Show them. :) It's always best to lead by example. Have your Non-player characters use specific references and attitudes that can be easily copied -- however clumsily at first! -- and keep on hammering them with good examples until they get the hang of it.
If and when players lapse into American-speak or other characteristics you don't want to encourage, again rely on your NPCs. Have them misunderstand, react poorly to innocent comments, and provide other negative reinforcement (tho as little as necessary) to illustrate the worst-case scenario.
As noted in other responses here, reward it when they try. Keep the rewards small at first, but specify clearly exactly how much they're getting for which comments, attitudes, and actions. Then increase the rewards in response to more and better attempts. Next thing you know you'll have started a trend... and the better players of such roles will be getting bigger and better rewards. They'll keep leading by example, taking a lot of the load off your shoulders.
Finally, find written works (if you can) that can supply both ideas and one-liners that can be used or copied by the players. Such things will vary widely by setting and culture, else I'd recommend specific examples.
Best of luck!
Geniuses are Hard
It's easy to play a person stronger or faster than you, since we have an objective sense of how to scale up stats. A really agile character is just that- like you, just more agile. But mental stats are a lot trickier. We know what it's like to encounter a smarter/wiser/more charismatic person, but that doesn't tell you how to think or act like one. This is especially a problem when it comes to social characters, because lots of games like to have your social checks modified by how well you can roleplay. This can penalize the player for wanting to be that particular type of character. So how do we make it easier for socially awkward people to have highly charismatic characters?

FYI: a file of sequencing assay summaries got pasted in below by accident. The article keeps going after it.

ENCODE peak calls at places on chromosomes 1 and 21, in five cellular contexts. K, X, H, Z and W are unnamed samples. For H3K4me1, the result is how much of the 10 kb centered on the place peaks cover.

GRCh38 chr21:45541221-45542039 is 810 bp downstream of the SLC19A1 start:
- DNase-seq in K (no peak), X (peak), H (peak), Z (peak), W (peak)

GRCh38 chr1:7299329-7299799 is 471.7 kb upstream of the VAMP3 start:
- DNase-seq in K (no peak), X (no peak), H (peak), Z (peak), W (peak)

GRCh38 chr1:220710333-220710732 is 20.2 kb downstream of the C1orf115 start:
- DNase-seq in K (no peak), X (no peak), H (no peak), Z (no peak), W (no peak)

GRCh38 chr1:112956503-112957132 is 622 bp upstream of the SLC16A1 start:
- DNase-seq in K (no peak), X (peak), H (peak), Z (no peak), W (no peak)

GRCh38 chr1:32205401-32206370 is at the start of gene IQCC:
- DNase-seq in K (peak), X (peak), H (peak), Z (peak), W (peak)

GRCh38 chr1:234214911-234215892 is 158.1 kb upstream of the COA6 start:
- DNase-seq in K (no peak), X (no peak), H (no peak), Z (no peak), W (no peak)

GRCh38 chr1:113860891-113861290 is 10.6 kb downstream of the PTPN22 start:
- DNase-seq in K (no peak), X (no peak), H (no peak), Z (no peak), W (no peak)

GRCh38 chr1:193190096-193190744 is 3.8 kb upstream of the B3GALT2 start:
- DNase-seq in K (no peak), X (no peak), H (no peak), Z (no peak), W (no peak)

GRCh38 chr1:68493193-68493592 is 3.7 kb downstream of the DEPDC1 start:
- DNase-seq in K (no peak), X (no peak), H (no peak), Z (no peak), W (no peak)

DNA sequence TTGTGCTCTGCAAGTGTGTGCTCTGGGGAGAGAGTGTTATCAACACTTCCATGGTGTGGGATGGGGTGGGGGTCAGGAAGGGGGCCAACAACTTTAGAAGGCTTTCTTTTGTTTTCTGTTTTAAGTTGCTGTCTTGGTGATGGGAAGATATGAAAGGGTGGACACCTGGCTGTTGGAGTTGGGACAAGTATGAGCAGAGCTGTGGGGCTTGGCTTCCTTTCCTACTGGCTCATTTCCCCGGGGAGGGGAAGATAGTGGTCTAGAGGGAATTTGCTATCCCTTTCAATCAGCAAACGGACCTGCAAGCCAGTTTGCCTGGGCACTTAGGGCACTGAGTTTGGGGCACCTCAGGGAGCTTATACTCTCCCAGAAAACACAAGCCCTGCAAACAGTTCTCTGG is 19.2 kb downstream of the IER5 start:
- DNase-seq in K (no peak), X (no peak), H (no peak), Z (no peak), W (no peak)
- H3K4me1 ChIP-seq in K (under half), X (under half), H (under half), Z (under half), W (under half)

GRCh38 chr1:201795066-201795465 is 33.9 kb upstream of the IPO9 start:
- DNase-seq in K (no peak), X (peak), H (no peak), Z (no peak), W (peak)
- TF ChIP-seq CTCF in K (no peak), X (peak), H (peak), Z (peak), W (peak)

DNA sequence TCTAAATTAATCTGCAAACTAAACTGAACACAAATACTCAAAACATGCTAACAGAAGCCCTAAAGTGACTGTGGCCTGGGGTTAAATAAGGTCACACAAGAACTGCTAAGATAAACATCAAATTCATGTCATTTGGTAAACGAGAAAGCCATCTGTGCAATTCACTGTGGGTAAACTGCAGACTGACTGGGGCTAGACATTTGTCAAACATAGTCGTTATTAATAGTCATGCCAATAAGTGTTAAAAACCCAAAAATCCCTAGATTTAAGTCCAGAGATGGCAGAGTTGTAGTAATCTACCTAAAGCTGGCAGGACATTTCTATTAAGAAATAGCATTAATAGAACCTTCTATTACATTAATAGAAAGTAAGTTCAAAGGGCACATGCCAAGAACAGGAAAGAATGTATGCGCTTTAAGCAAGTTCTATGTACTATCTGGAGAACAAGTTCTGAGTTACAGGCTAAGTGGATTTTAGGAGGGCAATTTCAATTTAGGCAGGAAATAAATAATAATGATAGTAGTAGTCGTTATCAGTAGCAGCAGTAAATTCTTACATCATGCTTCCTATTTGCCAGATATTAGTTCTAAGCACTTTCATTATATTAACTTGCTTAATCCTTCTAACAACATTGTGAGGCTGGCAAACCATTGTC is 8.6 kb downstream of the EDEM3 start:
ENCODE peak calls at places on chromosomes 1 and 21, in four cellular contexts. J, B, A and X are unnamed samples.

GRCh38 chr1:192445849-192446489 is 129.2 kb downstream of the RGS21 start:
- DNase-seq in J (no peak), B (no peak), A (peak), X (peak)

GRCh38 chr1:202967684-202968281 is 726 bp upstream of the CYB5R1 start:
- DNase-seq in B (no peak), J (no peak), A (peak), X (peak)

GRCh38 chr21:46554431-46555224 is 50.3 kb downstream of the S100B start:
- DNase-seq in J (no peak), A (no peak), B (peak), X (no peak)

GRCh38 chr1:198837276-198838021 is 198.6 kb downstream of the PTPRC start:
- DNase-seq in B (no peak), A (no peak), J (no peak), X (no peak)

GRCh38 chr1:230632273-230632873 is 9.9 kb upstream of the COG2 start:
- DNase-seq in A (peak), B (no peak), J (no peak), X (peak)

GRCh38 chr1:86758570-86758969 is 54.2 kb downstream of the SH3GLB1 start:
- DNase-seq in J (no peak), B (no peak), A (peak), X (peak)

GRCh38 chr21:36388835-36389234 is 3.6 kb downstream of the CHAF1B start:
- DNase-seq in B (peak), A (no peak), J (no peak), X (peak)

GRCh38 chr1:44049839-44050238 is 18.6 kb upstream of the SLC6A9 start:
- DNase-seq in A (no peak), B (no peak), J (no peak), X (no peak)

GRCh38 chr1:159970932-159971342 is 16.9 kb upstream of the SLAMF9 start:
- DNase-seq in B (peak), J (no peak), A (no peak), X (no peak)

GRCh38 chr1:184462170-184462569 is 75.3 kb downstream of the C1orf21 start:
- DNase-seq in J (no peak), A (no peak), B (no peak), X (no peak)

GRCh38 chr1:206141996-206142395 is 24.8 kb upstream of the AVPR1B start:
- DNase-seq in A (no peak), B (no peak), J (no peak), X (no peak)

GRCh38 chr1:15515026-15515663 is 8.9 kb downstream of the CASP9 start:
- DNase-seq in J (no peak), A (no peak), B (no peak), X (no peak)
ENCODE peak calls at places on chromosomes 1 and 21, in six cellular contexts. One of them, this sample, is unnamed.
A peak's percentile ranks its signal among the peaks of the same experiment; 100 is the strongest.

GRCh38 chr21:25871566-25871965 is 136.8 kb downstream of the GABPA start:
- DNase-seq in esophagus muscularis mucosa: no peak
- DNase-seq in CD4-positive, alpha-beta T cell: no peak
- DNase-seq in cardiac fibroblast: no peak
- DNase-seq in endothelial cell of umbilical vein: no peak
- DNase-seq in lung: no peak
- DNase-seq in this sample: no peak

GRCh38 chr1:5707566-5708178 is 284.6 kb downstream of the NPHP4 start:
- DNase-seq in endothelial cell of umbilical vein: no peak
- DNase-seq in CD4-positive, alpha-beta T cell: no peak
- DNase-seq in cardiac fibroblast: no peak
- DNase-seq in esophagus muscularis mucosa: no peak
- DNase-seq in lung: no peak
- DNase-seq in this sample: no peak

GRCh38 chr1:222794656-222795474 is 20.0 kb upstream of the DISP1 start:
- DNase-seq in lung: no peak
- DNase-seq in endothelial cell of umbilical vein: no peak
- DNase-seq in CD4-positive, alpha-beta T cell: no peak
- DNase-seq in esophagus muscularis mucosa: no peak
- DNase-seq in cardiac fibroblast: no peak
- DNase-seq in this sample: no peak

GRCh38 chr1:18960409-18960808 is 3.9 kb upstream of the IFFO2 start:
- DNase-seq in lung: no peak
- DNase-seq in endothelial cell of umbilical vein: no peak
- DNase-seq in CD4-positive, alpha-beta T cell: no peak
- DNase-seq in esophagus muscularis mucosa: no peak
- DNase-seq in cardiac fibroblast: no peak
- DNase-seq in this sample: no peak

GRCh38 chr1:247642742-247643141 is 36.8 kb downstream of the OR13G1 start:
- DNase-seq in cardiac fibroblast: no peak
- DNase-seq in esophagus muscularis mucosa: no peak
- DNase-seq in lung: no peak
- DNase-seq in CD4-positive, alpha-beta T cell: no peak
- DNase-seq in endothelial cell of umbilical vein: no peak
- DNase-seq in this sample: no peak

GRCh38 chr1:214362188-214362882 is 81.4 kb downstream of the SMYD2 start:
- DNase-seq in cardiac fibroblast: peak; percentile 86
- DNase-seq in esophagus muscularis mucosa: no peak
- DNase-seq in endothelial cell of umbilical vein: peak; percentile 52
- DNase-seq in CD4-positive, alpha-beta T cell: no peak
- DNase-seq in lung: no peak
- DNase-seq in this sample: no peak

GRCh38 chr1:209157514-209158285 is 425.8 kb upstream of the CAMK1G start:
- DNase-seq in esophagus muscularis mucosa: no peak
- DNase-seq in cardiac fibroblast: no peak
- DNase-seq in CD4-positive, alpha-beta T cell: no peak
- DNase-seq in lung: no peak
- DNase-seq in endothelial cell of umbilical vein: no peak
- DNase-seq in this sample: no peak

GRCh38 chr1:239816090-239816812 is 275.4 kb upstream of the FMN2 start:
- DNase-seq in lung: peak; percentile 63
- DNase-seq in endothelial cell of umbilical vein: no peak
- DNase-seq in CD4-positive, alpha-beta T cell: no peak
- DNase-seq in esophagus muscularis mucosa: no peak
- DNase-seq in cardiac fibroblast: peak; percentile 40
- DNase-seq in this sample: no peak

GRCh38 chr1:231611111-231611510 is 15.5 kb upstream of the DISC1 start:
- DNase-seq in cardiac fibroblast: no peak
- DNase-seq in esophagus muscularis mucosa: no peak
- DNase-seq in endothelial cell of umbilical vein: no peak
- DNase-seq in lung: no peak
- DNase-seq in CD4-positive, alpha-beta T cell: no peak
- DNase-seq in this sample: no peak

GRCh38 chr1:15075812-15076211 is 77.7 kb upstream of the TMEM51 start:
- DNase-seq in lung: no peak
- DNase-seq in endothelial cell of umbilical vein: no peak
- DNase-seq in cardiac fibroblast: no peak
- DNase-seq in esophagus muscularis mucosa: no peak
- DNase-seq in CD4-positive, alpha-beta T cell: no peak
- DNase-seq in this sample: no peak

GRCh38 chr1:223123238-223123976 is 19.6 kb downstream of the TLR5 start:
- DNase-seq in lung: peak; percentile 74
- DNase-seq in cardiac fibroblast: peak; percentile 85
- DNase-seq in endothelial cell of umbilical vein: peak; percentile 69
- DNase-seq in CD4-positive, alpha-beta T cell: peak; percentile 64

A common way to play more intelligent characters is to have the GM feed you extra info. You can directly ask the GM for hints on a puzzle, tell you if plans might have problems, etc. We can do a similar thing with manipulative characters: the GM and other players can work with out-of-game to make their characters easier to manipulate.
Everyone's Just a Giant Pile o' Buttons
In order to influence someone, you need to know about them. Everyone has likes, dislikes, hopes, fears, secrets, etc. Your character could have some mechanical way of finding these out, where your GM would work with you to make that way effective. The better you do, the more you learn and the more audacious you can be. A minor success might be listening to gossip or doing some internet stalking. A major one could be looking your target's ex to spill everything to you during a drunken sadfest or even getting a look at his diary.
Note this opens up a lot of interesting roleplaying opportunities as a side effect of learning the information, as opposed to a requirement for learning it. The difference is that your success is guaranteed, so the roleplay is about determining how you did it instead of about determining if you can do it. This is a great place to work with the GM and other players: if Dave is so paranoid about people seeing his diary that he keeps it in his backpack at all times, what circumstances gave you a chance to peek?
I Feel You Bro
A good manipulator can sense how other people feel, almost like a sixth sense. In this case, that sixth sense is metagaming. If players tell you what their characters are feeling and why they're feeling that way, your character can know it.
Let's Not Mention That I Killed Your Dog